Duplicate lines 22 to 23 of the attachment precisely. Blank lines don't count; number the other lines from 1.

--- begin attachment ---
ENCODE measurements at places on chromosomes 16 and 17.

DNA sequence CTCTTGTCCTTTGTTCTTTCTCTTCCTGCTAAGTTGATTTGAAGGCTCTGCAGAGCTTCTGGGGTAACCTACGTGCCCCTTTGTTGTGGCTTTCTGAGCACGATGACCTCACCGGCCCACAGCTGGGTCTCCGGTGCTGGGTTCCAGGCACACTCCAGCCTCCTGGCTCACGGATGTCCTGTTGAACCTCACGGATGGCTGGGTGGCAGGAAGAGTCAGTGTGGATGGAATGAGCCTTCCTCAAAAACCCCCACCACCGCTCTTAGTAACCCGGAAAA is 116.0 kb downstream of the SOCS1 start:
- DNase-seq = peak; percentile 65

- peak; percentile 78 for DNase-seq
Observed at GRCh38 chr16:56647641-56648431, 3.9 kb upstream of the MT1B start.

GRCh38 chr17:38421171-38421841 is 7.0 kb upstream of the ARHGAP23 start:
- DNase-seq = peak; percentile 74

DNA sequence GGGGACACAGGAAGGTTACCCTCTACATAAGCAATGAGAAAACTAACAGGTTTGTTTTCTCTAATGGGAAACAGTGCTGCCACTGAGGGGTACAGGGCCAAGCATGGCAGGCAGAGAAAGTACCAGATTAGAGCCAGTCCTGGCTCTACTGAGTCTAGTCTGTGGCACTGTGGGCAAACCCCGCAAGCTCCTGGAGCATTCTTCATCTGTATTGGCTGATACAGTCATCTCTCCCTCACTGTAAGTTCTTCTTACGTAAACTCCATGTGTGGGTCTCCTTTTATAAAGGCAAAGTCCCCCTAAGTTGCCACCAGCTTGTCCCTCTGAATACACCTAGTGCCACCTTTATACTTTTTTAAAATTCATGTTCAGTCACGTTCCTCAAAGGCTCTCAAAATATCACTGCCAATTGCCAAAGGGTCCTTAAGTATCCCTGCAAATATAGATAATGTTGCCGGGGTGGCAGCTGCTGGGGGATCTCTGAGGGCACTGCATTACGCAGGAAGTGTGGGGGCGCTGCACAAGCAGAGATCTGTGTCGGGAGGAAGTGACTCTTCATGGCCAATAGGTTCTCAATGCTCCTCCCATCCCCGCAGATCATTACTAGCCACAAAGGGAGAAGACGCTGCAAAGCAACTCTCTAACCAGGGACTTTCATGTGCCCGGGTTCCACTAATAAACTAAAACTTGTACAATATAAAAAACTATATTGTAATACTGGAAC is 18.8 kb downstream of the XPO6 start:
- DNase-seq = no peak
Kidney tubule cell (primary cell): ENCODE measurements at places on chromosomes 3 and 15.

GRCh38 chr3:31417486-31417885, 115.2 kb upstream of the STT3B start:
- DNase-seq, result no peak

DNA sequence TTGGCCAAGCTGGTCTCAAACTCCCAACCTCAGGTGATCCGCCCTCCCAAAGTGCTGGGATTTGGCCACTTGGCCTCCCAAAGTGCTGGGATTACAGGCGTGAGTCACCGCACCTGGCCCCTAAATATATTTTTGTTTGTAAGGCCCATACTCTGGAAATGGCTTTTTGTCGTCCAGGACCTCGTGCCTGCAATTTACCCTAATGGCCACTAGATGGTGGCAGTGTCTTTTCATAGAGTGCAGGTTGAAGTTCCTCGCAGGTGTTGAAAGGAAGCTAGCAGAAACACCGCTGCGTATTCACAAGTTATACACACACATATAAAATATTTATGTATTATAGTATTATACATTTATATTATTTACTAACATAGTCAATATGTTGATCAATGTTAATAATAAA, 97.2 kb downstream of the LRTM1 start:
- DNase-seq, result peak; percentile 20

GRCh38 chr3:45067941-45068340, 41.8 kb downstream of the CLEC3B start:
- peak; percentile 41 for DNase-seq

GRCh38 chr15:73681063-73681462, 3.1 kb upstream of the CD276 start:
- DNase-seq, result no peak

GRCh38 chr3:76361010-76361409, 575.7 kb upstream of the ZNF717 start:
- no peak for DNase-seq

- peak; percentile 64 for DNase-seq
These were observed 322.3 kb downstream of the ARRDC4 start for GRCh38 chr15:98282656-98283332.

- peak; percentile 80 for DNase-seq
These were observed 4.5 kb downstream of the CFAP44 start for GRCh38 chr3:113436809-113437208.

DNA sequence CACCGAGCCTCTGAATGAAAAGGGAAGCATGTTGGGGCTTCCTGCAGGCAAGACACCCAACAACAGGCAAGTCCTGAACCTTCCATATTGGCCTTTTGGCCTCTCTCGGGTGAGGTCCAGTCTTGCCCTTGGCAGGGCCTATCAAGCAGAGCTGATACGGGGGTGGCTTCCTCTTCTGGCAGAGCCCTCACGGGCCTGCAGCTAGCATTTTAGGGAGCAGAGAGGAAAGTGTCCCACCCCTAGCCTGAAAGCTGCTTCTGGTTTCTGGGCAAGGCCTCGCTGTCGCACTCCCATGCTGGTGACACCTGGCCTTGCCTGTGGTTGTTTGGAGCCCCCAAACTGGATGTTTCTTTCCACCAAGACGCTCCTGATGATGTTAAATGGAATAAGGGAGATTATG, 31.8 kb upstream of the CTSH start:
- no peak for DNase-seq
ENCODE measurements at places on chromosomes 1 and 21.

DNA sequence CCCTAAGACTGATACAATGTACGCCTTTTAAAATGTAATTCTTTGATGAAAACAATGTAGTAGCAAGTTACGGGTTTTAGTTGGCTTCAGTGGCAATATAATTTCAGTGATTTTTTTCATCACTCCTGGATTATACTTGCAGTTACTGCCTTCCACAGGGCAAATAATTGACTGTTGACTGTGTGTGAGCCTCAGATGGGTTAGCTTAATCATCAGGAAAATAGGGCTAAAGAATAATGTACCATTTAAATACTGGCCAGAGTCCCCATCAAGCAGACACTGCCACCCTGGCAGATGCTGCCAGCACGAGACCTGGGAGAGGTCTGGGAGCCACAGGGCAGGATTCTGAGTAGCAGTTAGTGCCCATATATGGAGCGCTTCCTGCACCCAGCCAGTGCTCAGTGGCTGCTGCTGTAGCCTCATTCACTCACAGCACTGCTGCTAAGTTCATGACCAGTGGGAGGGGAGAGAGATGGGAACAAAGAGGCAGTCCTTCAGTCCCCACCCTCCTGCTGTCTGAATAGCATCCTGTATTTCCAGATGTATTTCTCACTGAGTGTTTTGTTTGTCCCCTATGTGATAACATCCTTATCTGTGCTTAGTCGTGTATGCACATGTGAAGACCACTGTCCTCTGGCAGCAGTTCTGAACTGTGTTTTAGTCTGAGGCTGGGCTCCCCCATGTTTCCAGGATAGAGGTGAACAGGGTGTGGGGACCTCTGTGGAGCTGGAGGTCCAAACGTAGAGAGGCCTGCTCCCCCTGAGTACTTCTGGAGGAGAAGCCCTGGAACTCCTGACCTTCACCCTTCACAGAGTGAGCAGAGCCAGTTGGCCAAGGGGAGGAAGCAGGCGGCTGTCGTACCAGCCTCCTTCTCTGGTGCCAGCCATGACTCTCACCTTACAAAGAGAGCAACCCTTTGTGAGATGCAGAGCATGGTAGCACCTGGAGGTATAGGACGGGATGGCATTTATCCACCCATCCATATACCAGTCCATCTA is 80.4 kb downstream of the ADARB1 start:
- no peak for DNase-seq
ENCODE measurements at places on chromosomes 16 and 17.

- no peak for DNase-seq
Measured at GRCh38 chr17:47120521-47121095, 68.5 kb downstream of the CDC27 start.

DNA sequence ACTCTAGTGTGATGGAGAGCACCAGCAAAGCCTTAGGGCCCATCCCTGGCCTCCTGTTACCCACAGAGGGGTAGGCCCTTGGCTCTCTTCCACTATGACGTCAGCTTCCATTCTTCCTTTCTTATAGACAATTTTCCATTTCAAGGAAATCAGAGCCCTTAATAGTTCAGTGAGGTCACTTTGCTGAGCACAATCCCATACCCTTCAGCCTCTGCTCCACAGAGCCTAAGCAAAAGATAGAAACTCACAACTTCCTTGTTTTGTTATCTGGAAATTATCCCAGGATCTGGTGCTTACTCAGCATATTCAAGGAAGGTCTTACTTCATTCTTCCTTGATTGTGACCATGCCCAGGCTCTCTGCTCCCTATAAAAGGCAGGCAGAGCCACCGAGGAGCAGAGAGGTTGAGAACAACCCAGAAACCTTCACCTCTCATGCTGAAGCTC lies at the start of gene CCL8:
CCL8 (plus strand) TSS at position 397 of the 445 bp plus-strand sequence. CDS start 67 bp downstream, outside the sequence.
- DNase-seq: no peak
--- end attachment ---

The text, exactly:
These were observed 322.3 kb downstream of the ARRDC4 start for GRCh38 chr15:98282656-98283332.

- peak; percentile 80 for DNase-seq